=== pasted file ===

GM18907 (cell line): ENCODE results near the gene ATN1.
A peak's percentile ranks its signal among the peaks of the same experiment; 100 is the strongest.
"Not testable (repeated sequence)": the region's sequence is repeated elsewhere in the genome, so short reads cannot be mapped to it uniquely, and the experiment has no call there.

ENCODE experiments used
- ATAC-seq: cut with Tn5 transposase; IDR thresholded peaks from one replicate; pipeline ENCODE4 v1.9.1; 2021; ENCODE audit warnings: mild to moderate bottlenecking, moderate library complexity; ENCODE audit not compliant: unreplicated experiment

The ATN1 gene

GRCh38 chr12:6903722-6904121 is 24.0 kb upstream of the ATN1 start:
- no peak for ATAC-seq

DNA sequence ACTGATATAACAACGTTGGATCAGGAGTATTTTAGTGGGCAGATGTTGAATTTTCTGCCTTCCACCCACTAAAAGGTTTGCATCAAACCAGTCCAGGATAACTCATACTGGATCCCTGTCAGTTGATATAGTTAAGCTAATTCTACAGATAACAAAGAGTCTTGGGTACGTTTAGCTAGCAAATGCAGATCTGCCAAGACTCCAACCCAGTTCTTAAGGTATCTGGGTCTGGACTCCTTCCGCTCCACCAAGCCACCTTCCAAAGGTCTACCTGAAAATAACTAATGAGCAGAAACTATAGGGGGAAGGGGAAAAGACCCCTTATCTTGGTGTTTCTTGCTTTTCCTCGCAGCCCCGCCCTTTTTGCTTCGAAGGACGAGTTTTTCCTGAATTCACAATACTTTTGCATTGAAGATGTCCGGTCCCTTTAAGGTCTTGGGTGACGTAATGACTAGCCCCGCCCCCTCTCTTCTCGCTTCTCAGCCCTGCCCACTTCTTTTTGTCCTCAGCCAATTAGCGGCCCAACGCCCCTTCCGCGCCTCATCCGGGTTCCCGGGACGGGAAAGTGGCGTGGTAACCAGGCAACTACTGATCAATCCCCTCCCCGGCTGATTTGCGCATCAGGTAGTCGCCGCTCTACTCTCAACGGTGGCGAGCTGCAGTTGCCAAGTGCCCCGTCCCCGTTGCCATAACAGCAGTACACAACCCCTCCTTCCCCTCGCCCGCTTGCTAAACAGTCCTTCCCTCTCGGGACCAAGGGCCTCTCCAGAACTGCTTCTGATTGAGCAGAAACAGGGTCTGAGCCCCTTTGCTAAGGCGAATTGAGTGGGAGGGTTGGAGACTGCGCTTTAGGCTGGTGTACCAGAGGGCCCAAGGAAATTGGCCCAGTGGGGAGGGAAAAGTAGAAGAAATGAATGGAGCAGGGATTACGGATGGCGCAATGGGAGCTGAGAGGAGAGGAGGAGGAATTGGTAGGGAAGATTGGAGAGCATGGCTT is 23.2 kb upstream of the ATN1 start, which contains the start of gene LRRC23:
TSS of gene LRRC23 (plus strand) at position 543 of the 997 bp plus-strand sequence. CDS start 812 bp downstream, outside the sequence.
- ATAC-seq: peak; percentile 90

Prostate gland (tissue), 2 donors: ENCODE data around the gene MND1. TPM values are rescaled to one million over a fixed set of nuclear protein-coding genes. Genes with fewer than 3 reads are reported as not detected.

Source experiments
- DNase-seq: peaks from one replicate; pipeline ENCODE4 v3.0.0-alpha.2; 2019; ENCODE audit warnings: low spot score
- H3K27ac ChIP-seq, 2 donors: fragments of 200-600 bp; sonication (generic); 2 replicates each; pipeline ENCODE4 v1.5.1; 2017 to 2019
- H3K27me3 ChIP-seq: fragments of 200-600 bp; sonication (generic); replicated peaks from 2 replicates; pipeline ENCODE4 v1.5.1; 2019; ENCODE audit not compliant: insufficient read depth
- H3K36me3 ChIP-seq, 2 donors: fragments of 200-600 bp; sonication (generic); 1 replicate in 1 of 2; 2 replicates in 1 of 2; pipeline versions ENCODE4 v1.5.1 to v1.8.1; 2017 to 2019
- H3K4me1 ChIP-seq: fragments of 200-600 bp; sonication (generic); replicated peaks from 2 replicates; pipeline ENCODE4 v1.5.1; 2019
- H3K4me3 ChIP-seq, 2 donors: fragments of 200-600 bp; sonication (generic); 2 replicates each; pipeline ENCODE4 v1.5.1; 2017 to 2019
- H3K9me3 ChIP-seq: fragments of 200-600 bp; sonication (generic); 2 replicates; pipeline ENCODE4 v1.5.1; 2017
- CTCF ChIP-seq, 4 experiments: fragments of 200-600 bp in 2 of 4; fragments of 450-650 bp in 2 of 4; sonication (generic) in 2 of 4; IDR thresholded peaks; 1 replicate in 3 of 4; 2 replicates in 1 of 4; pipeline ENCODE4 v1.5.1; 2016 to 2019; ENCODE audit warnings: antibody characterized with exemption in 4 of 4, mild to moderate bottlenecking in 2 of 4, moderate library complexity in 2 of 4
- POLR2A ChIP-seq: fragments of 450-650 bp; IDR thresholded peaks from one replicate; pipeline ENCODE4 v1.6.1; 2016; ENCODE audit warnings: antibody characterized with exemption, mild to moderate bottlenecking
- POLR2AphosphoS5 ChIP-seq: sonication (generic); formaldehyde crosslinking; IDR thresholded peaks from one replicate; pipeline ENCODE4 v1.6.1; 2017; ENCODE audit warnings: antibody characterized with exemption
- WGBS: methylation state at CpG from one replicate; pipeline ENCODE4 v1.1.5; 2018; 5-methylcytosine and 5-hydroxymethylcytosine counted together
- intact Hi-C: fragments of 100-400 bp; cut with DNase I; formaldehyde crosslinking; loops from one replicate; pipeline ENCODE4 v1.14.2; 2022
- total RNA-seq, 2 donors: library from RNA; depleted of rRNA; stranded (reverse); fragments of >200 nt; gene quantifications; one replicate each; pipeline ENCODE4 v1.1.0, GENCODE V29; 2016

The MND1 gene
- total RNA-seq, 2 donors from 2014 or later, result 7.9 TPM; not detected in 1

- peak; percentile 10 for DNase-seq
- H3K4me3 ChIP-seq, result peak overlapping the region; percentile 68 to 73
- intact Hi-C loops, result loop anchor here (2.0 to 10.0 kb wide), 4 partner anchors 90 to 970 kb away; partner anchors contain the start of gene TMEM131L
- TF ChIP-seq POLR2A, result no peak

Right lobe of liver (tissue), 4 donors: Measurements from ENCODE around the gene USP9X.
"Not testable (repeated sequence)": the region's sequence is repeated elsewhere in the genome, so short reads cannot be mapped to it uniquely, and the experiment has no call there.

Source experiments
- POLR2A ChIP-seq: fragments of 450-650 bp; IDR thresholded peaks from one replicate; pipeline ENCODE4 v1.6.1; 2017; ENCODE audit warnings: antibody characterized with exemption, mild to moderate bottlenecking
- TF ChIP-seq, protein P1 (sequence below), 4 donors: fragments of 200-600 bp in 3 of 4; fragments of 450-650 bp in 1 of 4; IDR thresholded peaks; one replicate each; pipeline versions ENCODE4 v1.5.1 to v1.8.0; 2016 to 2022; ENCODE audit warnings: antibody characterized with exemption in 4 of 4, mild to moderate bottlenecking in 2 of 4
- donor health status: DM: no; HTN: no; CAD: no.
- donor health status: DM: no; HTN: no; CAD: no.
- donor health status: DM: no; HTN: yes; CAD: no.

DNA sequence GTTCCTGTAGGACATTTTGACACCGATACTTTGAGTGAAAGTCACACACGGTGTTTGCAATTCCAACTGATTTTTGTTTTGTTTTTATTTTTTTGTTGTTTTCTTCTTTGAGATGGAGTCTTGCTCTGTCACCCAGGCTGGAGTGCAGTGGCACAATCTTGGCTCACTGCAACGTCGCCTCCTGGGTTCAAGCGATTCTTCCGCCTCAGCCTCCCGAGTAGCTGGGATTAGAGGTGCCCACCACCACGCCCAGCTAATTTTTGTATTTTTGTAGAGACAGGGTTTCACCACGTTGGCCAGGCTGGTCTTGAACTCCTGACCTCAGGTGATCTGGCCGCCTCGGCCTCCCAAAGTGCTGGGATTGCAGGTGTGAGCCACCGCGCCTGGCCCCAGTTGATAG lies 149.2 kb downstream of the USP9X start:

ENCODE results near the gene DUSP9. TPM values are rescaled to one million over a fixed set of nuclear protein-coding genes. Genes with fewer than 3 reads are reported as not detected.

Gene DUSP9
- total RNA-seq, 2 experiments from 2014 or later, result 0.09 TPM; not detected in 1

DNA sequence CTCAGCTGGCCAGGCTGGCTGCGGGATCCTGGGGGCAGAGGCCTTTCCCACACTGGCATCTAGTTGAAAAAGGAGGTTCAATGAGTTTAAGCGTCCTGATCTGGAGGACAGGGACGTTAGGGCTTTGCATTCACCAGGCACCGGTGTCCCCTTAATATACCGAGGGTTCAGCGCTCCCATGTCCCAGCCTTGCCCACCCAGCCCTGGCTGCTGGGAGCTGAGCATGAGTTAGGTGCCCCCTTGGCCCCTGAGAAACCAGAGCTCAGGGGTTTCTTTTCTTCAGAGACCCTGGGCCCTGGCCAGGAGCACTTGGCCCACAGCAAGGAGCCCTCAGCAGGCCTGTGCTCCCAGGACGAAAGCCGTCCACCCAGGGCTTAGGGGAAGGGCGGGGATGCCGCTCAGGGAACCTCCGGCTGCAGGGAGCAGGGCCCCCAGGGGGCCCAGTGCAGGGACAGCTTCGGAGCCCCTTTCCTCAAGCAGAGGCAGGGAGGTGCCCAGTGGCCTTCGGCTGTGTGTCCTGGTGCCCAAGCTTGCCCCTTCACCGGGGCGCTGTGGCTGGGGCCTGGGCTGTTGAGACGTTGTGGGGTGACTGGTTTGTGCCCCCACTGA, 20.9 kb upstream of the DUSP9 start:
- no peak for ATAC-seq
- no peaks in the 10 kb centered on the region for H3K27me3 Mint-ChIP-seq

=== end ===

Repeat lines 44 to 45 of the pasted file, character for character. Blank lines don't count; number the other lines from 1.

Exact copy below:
- total RNA-seq, 2 experiments from 2014 or later, result 0.09 TPM; not detected in 1

DNA sequence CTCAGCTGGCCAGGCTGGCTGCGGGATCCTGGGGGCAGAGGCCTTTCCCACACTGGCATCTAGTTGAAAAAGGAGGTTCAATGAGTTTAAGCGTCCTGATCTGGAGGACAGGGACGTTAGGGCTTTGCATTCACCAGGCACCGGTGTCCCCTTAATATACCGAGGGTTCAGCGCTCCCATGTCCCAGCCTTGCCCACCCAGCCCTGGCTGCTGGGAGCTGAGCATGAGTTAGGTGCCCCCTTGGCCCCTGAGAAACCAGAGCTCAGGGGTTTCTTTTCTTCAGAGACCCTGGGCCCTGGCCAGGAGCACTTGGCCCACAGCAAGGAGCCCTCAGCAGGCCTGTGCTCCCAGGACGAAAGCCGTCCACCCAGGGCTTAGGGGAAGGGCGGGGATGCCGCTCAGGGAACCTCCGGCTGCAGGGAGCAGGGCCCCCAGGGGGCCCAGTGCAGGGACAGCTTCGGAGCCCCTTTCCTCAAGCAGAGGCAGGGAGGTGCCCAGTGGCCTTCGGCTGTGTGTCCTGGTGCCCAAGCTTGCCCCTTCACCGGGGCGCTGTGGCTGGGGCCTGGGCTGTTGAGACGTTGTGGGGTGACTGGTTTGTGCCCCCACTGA, 20.9 kb upstream of the DUSP9 start: